Don't eat cookie dough or you'll get worms, and other weird parental rules

You'd better not be reading this in poor light. Or while riding in a car. Or while lying down. These qualify as 'Because I'm the Mom' rules, meaning our parents made these guidelines gospel, even if they weren't backed by science, common sense or logic. Here, columnist Tammy Swift passes along some of the wackiest and most baffling parental rules as shared by her Facebook friends.

Tammy Swift online column sig revised 3-16-21.jpg

We all grew up with our share of "mom rules."

Don’t hit your sister. Don’t stare at strangers. Wash your hands after petting the dog.

But what about those “Because I’m the mom,” rules?

These are the rules — sometimes highly eccentric and very specific — that our parents hammered into us as soon as we could understand language.

They weren’t always logical. Or based on science. Or rooted in common sense.


But it didn’t matter. They were the commandments of our homes. If we dared to question them, we’d get the same response: “Because I’m the mom, that’s why.”

In fact, we sometimes became so indoctrinated by those beliefs that we assumed every household had them. Then we grew up, went off to school or work — and innocently mentioned those rules in casual conversation.

It was only then, when we saw the look of bewilderment on other people's faces, that we realized these rules sounded, well, crazy.

My own family had many of these rules. We could never swim for up to an hour after eating a meal, lest we get a cramp. We couldn’t eat watermelon in the house, because mom didn’t want to clean sticky juice off the floor. We couldn’t tickle our little brother, in case we caused him to stutter. We always sat at least 6 feet away from the color TV, because Mom read somewhere it would ruin our eyes. (Actually, 1970s parents were inordinately worried about their kids’ eyeballs: We were constantly hearing how reading in the dark, in the car or while lying down would ruin your vision.)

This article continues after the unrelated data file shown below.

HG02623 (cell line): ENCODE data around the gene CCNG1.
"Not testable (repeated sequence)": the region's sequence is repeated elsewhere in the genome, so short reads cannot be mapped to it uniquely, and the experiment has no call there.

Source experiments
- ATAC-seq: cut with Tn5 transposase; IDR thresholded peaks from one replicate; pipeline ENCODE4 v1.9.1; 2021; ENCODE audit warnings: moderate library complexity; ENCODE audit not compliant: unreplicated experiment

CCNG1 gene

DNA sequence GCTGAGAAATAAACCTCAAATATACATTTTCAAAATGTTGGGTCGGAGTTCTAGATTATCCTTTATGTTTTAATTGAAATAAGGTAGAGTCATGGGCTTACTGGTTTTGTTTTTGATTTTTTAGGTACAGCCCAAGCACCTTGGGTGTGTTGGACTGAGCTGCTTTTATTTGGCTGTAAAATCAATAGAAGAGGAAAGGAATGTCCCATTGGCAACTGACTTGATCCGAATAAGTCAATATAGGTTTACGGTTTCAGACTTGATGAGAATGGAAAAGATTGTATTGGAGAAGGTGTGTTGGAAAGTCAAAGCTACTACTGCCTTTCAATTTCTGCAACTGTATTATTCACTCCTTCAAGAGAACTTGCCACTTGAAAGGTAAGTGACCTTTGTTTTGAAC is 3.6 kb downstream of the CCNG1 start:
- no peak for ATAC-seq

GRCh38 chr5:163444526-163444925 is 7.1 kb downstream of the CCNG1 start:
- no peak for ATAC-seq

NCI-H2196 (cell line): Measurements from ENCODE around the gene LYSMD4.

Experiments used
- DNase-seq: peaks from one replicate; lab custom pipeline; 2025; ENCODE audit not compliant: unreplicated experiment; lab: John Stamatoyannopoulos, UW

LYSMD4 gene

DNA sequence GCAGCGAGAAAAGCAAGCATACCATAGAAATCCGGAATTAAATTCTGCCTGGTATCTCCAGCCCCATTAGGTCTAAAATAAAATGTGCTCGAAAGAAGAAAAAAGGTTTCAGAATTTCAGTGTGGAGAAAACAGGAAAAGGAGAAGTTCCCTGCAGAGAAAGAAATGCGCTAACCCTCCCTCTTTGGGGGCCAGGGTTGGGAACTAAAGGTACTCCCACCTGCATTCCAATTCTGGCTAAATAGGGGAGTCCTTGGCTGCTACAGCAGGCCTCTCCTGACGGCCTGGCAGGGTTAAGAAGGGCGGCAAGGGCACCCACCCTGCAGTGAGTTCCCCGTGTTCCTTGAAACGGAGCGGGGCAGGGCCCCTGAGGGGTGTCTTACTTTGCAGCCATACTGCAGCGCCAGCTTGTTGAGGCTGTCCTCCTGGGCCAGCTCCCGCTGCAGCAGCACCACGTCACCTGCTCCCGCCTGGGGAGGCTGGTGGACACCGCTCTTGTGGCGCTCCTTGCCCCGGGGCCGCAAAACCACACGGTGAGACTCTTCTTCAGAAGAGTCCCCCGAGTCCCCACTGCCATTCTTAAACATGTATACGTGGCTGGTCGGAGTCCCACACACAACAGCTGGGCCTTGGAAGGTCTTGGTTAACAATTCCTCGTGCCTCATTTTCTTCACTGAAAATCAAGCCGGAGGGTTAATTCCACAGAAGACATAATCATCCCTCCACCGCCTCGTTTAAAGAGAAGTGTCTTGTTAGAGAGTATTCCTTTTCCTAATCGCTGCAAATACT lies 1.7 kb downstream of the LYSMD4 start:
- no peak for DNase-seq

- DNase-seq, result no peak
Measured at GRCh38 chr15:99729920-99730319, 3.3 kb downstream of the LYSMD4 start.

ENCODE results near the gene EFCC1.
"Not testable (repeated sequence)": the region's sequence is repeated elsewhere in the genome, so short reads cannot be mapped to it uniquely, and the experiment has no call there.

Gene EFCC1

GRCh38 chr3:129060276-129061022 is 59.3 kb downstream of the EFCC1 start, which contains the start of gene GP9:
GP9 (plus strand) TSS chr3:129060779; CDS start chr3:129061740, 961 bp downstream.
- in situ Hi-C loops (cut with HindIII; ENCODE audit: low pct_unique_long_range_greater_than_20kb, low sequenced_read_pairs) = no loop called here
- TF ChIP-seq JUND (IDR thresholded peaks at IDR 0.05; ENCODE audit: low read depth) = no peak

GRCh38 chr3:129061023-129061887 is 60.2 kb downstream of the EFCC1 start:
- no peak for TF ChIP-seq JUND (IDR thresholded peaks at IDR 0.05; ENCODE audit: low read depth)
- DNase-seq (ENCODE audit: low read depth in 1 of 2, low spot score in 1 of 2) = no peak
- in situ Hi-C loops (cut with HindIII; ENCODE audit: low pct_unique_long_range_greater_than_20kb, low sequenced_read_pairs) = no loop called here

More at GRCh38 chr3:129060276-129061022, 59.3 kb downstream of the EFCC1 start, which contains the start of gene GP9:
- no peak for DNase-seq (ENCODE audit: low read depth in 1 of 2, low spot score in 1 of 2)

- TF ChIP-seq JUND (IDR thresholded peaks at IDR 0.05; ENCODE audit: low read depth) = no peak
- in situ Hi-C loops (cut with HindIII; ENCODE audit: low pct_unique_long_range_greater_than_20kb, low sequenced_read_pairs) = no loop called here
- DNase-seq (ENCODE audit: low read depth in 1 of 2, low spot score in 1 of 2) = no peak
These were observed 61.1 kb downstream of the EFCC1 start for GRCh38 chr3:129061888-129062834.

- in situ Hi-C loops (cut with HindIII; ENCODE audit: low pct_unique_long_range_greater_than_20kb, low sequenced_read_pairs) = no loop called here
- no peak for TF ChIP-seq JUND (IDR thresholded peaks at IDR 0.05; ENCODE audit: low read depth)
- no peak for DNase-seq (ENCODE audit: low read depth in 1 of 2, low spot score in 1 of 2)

And it wasn’t until 1984 that I could stand in front of a running microwave without fearing it would make me sterile.

Recently, I decided to invite my Facebook friends to share their own “Because I’m the mom” rules.

Let me just say that after the flurry of responses, I felt reassured. The fact of the matter is that parents sometimes say things that don’t make a lot of sense. But then you realize they’re just doing their best — and trying to raise kids who didn’t wear their pajamas to school, gobble down buckets of raw cookie dough or split open their heads on the coffee table. (And in a few cases, some of these seemingly outrageous momisms turned out to be at least partly true!)

A few of their “Because I’m the mom” highlights:


Oh, and while you're at it, Carol, don't turn on that interior light.

Related Topics: FAMILY
Tammy has been a storyteller most of her life. Before she learned the alphabet, she told stories by drawing pictures and then dictated the narrative to her ever-patient mother. A graduate of North Dakota State University, she has worked as a Dickinson, N.D., bureau reporter, a Bismarck Tribune feature writer/columnist, a Forum feature reporter, columnist and editor, a writer in NDSU's Publications Services, a marketing/social media specialist, an education associate in public broadcasting and a communications specialist at a nonprofit.
What To Read Next
"It’s easy to make assumptions about a person based on their outfit or their day job," Coming Home columnist Jessie Veeder writes. "I mean, my dad used to work in a bank and he also broke horses and played in a bar band at night."
This week, gardening columnist Don Kinzler fields questions on hibiscus plants, beating apple trees and how long grass seeds will last.
Columnist Carol Bradley Bursack explains the differences between Alzheimer's, dementia and other common forms of dementia.
If it plays well in Winnipeg, it’ll be a hit in Fargo, and all points within planting distance.